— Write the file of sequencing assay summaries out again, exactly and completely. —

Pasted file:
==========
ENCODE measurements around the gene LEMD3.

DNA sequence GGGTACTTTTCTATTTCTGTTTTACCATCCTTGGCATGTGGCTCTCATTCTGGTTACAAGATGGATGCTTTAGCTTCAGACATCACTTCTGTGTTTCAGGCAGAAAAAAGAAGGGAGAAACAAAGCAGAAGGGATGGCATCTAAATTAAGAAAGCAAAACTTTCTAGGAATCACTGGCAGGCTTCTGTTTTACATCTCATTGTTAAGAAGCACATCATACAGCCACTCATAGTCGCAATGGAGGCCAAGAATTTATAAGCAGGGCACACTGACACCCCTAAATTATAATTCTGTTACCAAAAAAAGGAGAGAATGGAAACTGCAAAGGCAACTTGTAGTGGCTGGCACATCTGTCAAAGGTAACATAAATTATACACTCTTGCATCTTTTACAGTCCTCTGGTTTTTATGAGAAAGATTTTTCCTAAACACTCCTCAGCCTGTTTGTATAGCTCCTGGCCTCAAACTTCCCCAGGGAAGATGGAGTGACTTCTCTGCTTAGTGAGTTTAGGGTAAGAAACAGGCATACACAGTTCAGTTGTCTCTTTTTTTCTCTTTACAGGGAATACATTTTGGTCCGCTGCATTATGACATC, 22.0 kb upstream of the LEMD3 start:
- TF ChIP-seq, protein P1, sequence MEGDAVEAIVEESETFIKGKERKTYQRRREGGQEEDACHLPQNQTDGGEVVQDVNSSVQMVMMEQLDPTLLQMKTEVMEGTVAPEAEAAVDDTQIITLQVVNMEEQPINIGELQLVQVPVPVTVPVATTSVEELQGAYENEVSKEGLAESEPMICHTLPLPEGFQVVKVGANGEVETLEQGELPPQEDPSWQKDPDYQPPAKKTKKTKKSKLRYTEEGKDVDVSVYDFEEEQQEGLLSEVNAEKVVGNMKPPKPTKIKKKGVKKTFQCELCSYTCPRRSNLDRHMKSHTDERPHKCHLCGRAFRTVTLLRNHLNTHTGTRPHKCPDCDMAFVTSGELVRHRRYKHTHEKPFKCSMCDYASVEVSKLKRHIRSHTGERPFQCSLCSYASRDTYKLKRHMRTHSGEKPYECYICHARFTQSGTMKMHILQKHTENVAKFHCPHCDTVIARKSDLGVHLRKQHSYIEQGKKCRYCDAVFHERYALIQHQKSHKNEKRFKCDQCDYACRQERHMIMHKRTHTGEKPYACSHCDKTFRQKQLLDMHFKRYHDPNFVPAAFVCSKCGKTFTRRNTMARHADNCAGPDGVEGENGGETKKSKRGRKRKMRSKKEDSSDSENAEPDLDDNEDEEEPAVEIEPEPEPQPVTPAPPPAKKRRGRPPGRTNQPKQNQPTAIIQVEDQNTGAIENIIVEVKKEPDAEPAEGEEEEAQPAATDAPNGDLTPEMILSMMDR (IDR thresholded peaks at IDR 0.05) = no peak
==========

ENCODE measurements around the gene LEMD3.

DNA sequence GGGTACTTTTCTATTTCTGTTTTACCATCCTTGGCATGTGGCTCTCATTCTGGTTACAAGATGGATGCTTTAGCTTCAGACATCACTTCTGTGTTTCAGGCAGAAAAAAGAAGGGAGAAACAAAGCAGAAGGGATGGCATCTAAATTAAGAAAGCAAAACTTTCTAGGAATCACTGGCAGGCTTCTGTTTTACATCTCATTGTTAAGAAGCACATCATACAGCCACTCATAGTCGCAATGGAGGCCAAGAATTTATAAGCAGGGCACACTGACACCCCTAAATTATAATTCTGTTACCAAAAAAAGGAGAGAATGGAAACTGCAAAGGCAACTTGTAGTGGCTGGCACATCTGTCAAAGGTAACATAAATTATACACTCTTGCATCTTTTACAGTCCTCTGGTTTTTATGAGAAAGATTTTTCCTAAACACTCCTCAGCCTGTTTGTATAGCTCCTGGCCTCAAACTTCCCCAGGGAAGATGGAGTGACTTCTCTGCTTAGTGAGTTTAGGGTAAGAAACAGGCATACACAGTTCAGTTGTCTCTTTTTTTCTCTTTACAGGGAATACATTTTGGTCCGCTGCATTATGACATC, 22.0 kb upstream of the LEMD3 start:
- TF ChIP-seq, protein P1, sequence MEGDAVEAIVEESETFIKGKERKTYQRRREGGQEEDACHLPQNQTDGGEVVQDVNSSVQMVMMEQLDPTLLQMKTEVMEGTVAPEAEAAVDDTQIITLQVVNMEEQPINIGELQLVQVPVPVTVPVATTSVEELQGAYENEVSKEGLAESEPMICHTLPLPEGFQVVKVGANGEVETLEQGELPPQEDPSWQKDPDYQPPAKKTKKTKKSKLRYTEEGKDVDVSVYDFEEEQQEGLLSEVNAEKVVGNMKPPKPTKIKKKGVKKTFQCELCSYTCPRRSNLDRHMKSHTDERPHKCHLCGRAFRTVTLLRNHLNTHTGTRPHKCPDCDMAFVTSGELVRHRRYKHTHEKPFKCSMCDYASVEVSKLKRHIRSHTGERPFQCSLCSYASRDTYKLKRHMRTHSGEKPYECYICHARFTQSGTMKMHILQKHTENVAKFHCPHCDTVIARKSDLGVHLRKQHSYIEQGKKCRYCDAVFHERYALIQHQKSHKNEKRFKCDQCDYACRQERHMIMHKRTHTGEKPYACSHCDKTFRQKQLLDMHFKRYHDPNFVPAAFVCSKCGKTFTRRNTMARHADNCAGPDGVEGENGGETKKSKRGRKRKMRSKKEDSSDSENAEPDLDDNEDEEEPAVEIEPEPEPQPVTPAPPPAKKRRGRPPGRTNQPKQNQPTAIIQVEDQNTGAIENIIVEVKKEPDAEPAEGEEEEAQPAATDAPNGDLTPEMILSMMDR (IDR thresholded peaks at IDR 0.05) = no peak